Owning a goldfish in a bowl is often the first rite of passage for children wanting to keep a pet. It may surprise you to learn, however, that this type of fish is not kept in a bowl because it is well-suited for one, but rather because the goldfish is a very tolerant fish and can withstand a lot of neglect and abuse. While keeping a small goldfish in a bowl for a short period of time is acceptable, you may wish to consider a beta fish, white cloud mountain minnow fish, or African dwarf frogs as the inhabitants for your goldfish bowl instead.
Select a bowl for your goldfish. Goldfish bowls come in many different sizes and shapes. Choose one that is large enough to allow your goldfish, or other fish, plenty of room to swim around in. As a rule of thumb, you should have 1 gallon of water per 1 inch of fish. In other words; a 2-inch fish typically requires a 2-gallon bowl.
Set up an under-gravel filter system for your goldfish bowl. Read the manufacturer's instructions on the box for specific information on how to properly connect the pump, uplift tube and air tubing to the filter plate.
Rinse the gravel for the goldfish bowl. Place the gravel into a bucket and the bucket into the kitchen sink. Use the sprayer to rinse dust and debris from the gravel. Drain the water from the bucket.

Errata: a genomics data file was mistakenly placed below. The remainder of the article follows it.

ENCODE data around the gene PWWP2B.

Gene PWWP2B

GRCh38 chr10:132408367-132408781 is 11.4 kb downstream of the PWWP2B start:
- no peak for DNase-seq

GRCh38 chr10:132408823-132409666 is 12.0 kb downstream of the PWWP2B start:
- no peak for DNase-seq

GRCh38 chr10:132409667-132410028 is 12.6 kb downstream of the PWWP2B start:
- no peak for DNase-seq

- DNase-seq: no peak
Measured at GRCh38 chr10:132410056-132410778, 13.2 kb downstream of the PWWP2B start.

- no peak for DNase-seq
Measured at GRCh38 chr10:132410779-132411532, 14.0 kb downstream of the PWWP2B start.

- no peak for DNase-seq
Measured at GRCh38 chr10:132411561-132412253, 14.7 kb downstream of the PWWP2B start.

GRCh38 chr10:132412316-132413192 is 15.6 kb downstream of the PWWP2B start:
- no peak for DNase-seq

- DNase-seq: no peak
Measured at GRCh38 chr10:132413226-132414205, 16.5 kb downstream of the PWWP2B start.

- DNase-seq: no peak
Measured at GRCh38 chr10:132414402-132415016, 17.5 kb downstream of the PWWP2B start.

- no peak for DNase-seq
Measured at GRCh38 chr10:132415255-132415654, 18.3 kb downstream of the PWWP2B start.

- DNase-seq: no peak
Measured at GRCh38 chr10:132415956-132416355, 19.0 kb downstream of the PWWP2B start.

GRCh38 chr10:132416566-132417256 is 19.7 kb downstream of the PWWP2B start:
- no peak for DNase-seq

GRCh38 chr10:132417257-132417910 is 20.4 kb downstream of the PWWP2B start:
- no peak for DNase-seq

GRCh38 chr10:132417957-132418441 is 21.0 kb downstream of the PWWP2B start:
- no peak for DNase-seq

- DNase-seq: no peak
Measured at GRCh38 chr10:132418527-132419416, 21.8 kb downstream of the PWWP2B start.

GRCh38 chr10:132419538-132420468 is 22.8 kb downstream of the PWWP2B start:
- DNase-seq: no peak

Place 1/4 to 1/2 inch of gravel on the bottom of the goldfish bowl. The gravel should cover the filter plate.
Add two or three aquatic plants to the goldfish bowl. Aquatic plants not only add to the appearance of a goldfish bowl, but also assist in regulating the nitrate that builds up in the water. Anarcharis and Java moss are two common aquatic plants that do well in these types of bowls.
Fill the goldfish bowl with water. Use bottled spring water or add dechlorinator to tap water before filling the bowl.
Allow the water to cycle for two to three weeks before adding the fish to the bowl. Cycling is the process of preparing a tank or bowl for the fish to live in.
Buy the fish for your goldfish bowl. It will arrive home with you in a bag filled with water. Allow the unopened bag to float in the bowl for about 15 minutes.
Open the bag. Pour a 1/2 cup of water from the bowl into the bag. Wait 10 minutes. Continue to add water to the bag until the amount of water in the bag is double what you started with. Wait for 10 more minutes. You can now release the fish into its new home.
You can cycle a fish bowl faster by adding gravel or using a filter from an already established tank. There are also several commercial products that can be added to the water that will speed up the process and allow you to place your fish in the water sooner. If you purchase a small or oddly shaped bowl, it may be difficult or impossible to install a filter system. Goldfish bowls do not require filter systems; however, the lack of one means the bowl will require more maintenance on your part to keep the fish healthy.